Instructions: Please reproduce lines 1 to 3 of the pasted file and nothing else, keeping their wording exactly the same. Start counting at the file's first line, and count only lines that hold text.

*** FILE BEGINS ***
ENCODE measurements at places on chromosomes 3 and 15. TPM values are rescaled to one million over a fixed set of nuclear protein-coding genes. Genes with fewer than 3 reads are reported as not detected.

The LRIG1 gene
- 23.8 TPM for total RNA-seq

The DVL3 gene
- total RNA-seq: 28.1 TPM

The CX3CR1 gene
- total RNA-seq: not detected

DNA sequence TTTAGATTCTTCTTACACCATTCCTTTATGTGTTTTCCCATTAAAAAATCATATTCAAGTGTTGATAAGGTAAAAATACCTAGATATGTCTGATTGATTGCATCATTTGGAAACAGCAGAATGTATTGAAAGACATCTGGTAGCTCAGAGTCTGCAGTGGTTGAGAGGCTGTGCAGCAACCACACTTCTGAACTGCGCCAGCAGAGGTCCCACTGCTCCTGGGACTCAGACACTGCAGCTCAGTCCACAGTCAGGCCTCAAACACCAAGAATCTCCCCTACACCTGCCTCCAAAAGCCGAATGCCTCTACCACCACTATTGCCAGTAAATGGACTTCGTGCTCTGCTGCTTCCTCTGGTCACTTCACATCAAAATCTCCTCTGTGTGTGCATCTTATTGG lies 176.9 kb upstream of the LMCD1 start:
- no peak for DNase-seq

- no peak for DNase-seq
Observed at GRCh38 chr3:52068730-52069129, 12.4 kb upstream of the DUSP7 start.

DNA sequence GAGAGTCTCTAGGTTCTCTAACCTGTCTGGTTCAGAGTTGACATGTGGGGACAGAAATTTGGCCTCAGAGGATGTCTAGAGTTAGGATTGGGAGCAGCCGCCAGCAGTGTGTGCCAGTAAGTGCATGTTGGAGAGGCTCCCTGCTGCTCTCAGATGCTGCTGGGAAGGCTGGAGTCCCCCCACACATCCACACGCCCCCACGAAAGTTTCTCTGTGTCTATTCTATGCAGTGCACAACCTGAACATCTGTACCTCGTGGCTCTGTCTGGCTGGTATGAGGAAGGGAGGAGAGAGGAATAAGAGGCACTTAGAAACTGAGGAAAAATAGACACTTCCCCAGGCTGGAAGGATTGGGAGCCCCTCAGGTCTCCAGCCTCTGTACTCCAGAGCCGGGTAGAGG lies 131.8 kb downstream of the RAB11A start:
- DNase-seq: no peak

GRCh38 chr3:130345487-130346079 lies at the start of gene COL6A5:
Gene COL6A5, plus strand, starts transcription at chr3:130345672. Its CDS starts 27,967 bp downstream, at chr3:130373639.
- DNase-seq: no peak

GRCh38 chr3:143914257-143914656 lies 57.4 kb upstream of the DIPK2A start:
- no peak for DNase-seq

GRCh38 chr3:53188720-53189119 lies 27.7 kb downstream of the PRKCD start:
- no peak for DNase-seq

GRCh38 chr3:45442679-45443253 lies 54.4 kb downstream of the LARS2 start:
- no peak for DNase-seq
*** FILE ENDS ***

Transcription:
ENCODE measurements at places on chromosomes 3 and 15. TPM values are rescaled to one million over a fixed set of nuclear protein-coding genes. Genes with fewer than 3 reads are reported as not detected.

The LRIG1 gene
- 23.8 TPM for total RNA-seq